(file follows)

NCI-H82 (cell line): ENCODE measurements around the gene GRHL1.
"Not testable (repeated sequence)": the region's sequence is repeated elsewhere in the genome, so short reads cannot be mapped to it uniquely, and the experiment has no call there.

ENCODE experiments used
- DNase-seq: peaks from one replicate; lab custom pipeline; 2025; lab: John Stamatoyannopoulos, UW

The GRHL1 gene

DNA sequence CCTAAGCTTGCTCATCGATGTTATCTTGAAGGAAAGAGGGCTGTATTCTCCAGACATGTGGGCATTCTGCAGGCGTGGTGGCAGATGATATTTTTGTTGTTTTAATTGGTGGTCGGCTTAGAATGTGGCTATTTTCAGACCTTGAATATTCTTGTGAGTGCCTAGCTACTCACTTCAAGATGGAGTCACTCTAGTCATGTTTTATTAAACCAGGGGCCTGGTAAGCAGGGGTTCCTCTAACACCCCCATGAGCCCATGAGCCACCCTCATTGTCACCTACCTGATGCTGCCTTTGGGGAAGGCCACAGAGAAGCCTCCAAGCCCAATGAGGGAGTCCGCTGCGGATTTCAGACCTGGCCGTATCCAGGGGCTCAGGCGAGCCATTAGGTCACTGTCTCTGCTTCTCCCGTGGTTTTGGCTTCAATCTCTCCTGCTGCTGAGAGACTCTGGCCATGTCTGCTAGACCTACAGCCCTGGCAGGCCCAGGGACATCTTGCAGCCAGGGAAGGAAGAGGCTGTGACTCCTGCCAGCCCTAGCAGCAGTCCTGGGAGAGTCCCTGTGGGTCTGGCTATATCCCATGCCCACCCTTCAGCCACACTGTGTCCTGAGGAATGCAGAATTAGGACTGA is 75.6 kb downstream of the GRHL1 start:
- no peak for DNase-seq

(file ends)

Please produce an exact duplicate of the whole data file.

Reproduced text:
NCI-H82 (cell line): ENCODE measurements around the gene GRHL1.
"Not testable (repeated sequence)": the region's sequence is repeated elsewhere in the genome, so short reads cannot be mapped to it uniquely, and the experiment has no call there.

ENCODE experiments used
- DNase-seq: peaks from one replicate; lab custom pipeline; 2025; lab: John Stamatoyannopoulos, UW

The GRHL1 gene

DNA sequence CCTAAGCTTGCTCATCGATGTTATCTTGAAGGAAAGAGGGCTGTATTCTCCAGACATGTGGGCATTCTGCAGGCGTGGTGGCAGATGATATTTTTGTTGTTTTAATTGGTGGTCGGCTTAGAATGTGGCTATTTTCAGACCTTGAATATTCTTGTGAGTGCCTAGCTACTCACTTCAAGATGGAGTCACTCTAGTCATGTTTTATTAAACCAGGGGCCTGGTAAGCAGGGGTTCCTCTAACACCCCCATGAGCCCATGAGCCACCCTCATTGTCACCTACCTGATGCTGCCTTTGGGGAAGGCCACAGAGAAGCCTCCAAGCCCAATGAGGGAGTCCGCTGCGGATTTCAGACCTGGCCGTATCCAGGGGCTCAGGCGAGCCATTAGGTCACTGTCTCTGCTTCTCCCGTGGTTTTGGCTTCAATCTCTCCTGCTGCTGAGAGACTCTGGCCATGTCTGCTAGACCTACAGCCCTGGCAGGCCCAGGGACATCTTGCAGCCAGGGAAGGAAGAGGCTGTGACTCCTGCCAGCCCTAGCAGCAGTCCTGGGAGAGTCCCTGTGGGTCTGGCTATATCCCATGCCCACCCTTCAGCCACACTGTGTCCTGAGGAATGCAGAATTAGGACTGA is 75.6 kb downstream of the GRHL1 start:
- no peak for DNase-seq